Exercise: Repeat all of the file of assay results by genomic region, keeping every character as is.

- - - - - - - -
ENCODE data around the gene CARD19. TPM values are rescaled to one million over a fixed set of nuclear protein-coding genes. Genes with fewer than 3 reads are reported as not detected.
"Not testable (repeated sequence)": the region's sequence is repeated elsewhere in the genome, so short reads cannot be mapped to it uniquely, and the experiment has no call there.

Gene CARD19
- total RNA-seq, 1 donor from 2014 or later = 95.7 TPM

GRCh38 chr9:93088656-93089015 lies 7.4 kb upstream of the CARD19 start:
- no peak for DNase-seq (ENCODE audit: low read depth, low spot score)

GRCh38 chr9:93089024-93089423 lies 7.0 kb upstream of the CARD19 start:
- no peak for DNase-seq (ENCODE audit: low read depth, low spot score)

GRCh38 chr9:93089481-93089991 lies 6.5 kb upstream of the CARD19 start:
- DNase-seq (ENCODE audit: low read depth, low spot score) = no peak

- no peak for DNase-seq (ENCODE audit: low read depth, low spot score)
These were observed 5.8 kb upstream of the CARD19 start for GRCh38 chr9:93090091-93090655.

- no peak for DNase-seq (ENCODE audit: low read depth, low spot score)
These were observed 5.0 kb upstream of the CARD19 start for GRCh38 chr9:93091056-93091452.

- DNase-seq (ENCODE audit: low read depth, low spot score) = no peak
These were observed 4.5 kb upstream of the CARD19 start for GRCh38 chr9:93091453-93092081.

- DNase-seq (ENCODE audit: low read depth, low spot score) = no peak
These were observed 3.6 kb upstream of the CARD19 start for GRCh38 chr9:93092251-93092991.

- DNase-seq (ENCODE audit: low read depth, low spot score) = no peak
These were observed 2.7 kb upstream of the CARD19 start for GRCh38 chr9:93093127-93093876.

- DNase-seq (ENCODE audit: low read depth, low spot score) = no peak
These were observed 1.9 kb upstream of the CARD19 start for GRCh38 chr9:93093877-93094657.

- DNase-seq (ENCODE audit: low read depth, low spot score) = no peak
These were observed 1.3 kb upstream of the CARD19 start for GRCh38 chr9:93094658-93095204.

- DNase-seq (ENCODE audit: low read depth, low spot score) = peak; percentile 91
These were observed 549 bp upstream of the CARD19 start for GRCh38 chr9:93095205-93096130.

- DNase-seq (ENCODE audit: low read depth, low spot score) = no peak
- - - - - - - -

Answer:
ENCODE data around the gene CARD19. TPM values are rescaled to one million over a fixed set of nuclear protein-coding genes. Genes with fewer than 3 reads are reported as not detected.
"Not testable (repeated sequence)": the region's sequence is repeated elsewhere in the genome, so short reads cannot be mapped to it uniquely, and the experiment has no call there.

Gene CARD19
- total RNA-seq, 1 donor from 2014 or later = 95.7 TPM

GRCh38 chr9:93088656-93089015 lies 7.4 kb upstream of the CARD19 start:
- no peak for DNase-seq (ENCODE audit: low read depth, low spot score)

GRCh38 chr9:93089024-93089423 lies 7.0 kb upstream of the CARD19 start:
- no peak for DNase-seq (ENCODE audit: low read depth, low spot score)

GRCh38 chr9:93089481-93089991 lies 6.5 kb upstream of the CARD19 start:
- DNase-seq (ENCODE audit: low read depth, low spot score) = no peak

- no peak for DNase-seq (ENCODE audit: low read depth, low spot score)
These were observed 5.8 kb upstream of the CARD19 start for GRCh38 chr9:93090091-93090655.

- no peak for DNase-seq (ENCODE audit: low read depth, low spot score)
These were observed 5.0 kb upstream of the CARD19 start for GRCh38 chr9:93091056-93091452.

- DNase-seq (ENCODE audit: low read depth, low spot score) = no peak
These were observed 4.5 kb upstream of the CARD19 start for GRCh38 chr9:93091453-93092081.

- DNase-seq (ENCODE audit: low read depth, low spot score) = no peak
These were observed 3.6 kb upstream of the CARD19 start for GRCh38 chr9:93092251-93092991.

- DNase-seq (ENCODE audit: low read depth, low spot score) = no peak
These were observed 2.7 kb upstream of the CARD19 start for GRCh38 chr9:93093127-93093876.

- DNase-seq (ENCODE audit: low read depth, low spot score) = no peak
These were observed 1.9 kb upstream of the CARD19 start for GRCh38 chr9:93093877-93094657.

- DNase-seq (ENCODE audit: low read depth, low spot score) = no peak
These were observed 1.3 kb upstream of the CARD19 start for GRCh38 chr9:93094658-93095204.

- DNase-seq (ENCODE audit: low read depth, low spot score) = peak; percentile 91
These were observed 549 bp upstream of the CARD19 start for GRCh38 chr9:93095205-93096130.

- DNase-seq (ENCODE audit: low read depth, low spot score) = no peak